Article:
A music score reads as a natural language. But what if it was read in a different language, by another person, or in another translation? Could a score be mirrored with the English alphabet, color-coded just like text color in typography, or could each note, sound, or pitch be symbolized as an image, symbol, or object to express a new meaning? Through abstraction, the translation of music notation is explored.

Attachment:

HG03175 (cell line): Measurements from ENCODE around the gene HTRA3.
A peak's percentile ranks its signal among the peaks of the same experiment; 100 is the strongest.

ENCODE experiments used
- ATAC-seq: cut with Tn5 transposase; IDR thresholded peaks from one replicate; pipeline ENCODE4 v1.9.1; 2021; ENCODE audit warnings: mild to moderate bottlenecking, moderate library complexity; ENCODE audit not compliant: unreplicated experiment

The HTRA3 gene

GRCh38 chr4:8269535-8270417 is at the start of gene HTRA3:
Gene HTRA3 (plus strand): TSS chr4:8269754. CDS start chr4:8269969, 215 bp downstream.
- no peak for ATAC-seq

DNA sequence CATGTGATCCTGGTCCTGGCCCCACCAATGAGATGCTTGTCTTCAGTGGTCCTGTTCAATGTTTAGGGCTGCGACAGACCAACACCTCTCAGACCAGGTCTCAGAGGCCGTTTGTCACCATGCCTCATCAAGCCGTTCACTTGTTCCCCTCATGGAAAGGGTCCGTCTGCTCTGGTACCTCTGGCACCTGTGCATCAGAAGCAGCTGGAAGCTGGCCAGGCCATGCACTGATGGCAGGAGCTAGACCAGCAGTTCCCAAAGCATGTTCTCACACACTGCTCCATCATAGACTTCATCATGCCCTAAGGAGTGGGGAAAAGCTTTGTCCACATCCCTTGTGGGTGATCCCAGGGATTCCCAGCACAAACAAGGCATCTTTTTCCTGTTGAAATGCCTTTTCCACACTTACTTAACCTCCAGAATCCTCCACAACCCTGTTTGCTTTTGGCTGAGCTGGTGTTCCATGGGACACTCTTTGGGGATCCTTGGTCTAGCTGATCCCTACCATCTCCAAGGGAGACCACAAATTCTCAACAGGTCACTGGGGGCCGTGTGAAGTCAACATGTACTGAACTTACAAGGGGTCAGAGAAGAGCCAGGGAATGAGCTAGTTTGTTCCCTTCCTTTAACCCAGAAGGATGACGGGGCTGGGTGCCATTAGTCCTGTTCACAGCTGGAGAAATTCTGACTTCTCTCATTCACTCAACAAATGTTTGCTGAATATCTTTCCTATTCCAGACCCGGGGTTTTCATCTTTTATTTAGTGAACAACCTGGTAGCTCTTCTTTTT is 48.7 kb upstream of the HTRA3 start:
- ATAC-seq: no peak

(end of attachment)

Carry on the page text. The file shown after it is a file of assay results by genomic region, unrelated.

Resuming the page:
An original music score inspired a series of visualizations that were abstracted through form and color. The score was codified into four stages with assigned textures, images, and hues. Photographs of a violin are deconstructed into strips and puzzled together into shapes reminiscent of a sound wave. Synesthesia is not the primary research, but it is suggested through colors and abstract visual representations in the project. My experiments use a new way of translation and communication to encourage others, whether musicians or non-musicians, designers or non-designers, to dream of creative forms and surround themselves in a world of colorful imaginations with sound.